1) Myth: Assisted Living is the same as a nursing home.
Fact: Assisted living is for those who need some help in their daily lives, but don’t require the medical care provided by a nursing home or other institutional setting. It provides housing and services when it is no longer safe or practical for an older adult to live alone in his or her home. Most assisted living communities offer individualized care on a need basis and have a nurse on call 24 hours a day. Services vary, and usually include bathing, dressing or medication management; nutritious meals, a variety of planned activities, transportation and a comfortable apartment.
“With the help of today’s assisted living communities, older adults are getting the traditional care they need, while maintaining much of their independence and dignity in a place they can call home,” said Roger Thiele, vice president of product line development for Brookdale Senior Living, a leading owner and operator of senior living communities throughout the United States. “Assisted living communities alleviate the challenge of care from the families, and in turn are making a commitment to enhance the quality of life for today’s older adults.” – Brookdale Senior Living
2) Myth: Senior living communities will be too expensive.
Fact: For today’s seniors, moving to a senior living community is one way they can make the most of their retirement income now.
There are many economic benefits of living in senior communities. These range from free local transportation – which eliminates or minimizes costs for fuel, maintenance/repairs and auto insurance – to eliminating expenses associated with maintaining a single-family residence.
“Senior living communities eliminate such expenses as routine maintenance, lawn care, pest control, snow removal and more,” says Ron Aylor, senior vice president at Brookdale Senior Living, a leading owner and provider of high quality senior living communities. “Homeowner’s insurance, always an expensive companion to home ownership, can also be removed from the monthly budget. This represents a huge savings in Florida, for example, where property insurance has increased dramatically.”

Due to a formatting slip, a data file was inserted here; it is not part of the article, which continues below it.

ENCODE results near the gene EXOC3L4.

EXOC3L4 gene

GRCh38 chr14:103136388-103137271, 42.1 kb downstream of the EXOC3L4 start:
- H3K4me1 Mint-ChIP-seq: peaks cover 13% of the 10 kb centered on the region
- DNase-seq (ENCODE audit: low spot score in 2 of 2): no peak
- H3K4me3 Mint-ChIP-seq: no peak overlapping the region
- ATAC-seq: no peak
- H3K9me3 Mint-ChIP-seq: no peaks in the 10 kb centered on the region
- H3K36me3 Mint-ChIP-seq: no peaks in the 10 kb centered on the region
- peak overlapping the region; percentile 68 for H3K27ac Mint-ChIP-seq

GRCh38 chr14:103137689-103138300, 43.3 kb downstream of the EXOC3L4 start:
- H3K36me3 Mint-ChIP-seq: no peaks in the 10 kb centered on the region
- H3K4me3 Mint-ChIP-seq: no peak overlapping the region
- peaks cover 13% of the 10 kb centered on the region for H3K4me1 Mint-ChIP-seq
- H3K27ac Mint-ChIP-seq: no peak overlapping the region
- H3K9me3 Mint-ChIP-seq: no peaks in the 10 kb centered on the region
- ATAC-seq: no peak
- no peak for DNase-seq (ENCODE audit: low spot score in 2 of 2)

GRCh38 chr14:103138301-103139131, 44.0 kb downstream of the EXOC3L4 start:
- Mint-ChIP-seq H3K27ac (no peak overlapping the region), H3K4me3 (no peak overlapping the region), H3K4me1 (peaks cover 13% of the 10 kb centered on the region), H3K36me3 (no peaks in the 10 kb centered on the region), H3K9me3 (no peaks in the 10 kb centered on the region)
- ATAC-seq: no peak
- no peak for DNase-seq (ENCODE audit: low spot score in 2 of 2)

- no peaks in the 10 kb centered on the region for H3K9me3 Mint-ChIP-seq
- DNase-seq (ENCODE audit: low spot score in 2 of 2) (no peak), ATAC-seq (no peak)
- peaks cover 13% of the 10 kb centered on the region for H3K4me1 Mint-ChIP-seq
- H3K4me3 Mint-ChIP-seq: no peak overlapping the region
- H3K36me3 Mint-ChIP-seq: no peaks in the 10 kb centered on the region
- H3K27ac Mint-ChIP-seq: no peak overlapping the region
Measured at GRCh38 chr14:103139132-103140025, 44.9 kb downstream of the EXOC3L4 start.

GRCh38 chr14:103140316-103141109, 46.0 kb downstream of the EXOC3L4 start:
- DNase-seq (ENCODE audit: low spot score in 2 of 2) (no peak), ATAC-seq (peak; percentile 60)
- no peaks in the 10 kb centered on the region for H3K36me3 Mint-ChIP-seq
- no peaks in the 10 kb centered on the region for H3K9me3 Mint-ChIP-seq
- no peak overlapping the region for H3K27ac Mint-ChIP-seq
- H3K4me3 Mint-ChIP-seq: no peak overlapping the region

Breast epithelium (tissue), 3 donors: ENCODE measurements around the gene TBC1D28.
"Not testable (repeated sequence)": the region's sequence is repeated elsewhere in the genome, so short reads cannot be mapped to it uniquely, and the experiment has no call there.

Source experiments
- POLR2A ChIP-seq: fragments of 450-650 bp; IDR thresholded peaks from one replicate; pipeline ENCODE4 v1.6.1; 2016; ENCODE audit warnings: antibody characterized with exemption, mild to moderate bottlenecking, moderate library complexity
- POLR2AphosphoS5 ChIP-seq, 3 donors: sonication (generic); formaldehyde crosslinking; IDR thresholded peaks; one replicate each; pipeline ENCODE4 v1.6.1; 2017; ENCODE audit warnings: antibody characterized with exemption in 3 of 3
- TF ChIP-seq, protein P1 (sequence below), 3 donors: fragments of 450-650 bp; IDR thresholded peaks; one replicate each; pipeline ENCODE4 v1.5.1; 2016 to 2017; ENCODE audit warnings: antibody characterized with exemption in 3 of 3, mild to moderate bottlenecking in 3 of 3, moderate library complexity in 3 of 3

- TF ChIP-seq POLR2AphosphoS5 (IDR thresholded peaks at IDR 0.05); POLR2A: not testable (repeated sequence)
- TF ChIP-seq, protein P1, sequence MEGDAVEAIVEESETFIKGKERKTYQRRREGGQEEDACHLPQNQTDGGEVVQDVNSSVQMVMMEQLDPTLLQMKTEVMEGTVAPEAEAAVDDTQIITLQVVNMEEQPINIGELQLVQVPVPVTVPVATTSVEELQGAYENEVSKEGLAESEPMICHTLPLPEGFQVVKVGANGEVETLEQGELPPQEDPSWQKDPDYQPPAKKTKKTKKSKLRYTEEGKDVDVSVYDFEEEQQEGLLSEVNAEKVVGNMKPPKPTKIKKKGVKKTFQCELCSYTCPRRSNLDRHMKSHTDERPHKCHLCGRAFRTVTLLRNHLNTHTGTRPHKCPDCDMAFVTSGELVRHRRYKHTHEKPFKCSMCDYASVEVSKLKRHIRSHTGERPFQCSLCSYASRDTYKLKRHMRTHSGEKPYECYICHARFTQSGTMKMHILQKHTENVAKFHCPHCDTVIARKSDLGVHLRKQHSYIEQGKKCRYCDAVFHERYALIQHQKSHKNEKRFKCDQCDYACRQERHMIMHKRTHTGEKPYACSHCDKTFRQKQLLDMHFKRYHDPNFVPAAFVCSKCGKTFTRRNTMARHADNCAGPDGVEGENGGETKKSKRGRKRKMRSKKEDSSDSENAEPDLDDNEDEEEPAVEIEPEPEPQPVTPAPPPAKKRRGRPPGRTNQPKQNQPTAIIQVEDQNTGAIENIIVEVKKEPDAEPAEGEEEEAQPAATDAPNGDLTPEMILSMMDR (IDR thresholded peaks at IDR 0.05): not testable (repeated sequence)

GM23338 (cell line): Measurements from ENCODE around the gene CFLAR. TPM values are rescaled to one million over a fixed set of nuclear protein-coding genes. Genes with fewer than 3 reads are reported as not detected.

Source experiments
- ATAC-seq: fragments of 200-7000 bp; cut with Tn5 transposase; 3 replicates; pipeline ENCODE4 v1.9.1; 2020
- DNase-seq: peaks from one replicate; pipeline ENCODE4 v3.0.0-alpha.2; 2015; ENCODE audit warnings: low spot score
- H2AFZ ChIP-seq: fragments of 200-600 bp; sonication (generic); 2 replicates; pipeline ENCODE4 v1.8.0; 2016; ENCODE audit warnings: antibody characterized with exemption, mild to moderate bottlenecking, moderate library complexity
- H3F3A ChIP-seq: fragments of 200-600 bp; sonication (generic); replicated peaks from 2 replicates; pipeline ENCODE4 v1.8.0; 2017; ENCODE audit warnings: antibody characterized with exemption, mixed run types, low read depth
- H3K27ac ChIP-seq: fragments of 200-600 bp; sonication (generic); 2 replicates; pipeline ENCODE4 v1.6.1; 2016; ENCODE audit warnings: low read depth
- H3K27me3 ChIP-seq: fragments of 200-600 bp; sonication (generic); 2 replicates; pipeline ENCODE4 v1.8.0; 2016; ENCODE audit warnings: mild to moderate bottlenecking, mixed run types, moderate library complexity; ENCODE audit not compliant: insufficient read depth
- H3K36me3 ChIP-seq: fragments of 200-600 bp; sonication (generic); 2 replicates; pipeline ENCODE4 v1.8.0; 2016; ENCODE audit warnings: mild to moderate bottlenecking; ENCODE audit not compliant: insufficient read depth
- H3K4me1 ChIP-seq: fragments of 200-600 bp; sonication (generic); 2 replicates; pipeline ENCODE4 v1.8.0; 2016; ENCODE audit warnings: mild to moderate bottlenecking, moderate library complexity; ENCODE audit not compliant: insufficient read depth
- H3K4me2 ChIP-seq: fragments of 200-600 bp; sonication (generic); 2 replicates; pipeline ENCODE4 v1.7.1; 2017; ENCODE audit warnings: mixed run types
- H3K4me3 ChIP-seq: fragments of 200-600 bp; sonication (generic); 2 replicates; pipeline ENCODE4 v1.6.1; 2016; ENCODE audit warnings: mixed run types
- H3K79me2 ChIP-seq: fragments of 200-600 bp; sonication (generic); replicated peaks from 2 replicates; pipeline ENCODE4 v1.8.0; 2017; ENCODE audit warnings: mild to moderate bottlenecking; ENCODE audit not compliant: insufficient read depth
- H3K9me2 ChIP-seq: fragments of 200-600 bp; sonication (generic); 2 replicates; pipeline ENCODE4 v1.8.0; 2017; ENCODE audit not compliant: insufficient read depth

Senior living communities provide residents with fixed monthly costs, which cover local transportation; rental or purchase of an apartment, villa home, or cottage; and two or three meals prepared daily by professional chefs. – Brookdale Senior Living
Medicare pays for long term care in a nursing home.
FACT: Medicare is not designed to pay for long-term custodial care. Medicare Part A helps pay for hospital stays, skilled nursing facility care, home health care and hospice care. Medicare helps pay for some skilled nursing care costs such as a semi-private room, meals, skilled nursing and rehabilitative services and other services and supplies for a skilled nursing stay after a related three-day inpatient hospital visit. Medicare pays for 100 percent of days 1-20 of a qualifying skilled nursing stay, but there is a co-insurance charge for days 21-100. – HCR-Manorcare
There is no out of pocket expense for a Medicare patient in need of skilled nursing and rehabilitation.
FACT: After a hospital stay, a patient can continue care at a skilled nursing and rehabilitation center, recover in comfort and security and receive Medicare benefits under most circumstances if:
- The person has been in the hospital for three consecutive days, not counting the day of discharge.
- The person is transferred to a nursing center for further care of the condition that was treated in the hospital, or other conditions requiring skilled nursing or rehabilitative services.
- A physician certifies that the patient requires skilled or rehabilitative care after a hospital stay.
If these conditions are met, Medicare will help cover a semi-private room, all meals (including special diets), use of items such as braces, splints and adaptive equipment, medications prescribed by a physician, medical supplies, nursing care and rehabilitation services. Medicare pays for 100 percent of days 1-20 of a qualifying skilled nursing stay, but there is a co-insurance charge for days 21-100. – HCR-Manorcare
5. Myth: I don’t qualify for Medicare’s home health care benefits because I don’t need 24-hour care.
FACT: Actually, Medicare’s home health benefits only apply to those who need part-time nursing care. Therefore, if you’re homebound and need care fewer than 7 days a week or less than 8 hours each day, you may qualify. – Aseracare Home Health
6. Myth: I need hospice care, but I’d have to be admitted to an inpatient facility.
FACT: The Medicare hospice benefit allows you and your family to stay together in the comfort of your home. If the hospice team determines that you need care in an inpatient facility, the team will arrange for your stay. – Aseracare Hospice
7. Myth: Medicare pays for assisted living.
Fact: Medicare does not pay for assisted living. For the most part assisted living is private pay. Individual who have purchased long term care insurance, Veterans and spouses who qualify for Aid and Attendance Pension Benefit and some residents depending on state and financial and health needs may qualify for Medicaid assistance for assisted living facility. – SilverCensus.com